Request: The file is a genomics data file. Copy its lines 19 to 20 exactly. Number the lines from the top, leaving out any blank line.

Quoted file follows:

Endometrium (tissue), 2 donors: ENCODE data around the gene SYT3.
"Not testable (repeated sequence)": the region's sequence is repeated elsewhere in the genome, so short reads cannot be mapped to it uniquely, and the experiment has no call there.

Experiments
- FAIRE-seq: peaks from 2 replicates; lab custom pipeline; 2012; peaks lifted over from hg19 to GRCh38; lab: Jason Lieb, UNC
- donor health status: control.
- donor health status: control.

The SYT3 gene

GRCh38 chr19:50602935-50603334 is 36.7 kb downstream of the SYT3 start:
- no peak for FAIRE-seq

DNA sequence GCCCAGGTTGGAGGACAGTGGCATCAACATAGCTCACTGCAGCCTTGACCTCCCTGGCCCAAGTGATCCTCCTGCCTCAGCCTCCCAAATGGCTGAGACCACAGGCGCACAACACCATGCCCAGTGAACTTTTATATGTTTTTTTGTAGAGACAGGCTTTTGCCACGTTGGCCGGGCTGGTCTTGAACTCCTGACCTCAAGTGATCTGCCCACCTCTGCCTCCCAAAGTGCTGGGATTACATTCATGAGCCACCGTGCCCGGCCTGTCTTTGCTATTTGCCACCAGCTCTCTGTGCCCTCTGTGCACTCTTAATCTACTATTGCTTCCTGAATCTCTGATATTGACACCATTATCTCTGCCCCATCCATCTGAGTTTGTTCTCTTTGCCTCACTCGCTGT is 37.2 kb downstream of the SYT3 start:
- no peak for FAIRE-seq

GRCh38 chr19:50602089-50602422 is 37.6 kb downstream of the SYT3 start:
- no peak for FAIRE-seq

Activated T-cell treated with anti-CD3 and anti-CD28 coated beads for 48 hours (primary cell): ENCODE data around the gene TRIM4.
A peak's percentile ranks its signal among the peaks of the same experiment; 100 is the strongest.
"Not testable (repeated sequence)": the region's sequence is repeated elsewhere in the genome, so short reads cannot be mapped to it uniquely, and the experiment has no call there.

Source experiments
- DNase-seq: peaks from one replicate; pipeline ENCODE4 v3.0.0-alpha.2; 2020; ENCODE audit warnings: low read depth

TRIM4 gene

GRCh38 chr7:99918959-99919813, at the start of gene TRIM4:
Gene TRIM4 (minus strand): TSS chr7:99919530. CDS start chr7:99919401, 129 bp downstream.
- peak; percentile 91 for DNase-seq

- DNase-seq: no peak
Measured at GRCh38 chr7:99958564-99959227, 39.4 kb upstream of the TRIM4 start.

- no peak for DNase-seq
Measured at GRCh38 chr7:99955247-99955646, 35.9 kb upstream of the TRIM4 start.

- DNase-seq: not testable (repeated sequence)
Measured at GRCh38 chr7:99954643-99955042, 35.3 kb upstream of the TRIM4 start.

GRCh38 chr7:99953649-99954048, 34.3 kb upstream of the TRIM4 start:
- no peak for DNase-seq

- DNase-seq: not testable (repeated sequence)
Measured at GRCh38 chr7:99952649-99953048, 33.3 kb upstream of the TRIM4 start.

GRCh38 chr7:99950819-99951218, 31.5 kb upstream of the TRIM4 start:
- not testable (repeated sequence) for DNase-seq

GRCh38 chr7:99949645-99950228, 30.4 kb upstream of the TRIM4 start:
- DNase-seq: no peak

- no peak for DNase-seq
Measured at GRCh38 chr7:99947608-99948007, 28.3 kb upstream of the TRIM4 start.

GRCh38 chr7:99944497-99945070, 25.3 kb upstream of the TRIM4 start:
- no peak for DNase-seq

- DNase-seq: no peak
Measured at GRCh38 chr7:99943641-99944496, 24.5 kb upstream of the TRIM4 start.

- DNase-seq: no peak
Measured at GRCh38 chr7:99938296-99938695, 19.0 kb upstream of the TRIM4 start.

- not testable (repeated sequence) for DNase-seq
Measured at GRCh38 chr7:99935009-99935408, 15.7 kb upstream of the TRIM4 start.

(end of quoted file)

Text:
TRIM4 gene

GRCh38 chr7:99918959-99919813, at the start of gene TRIM4: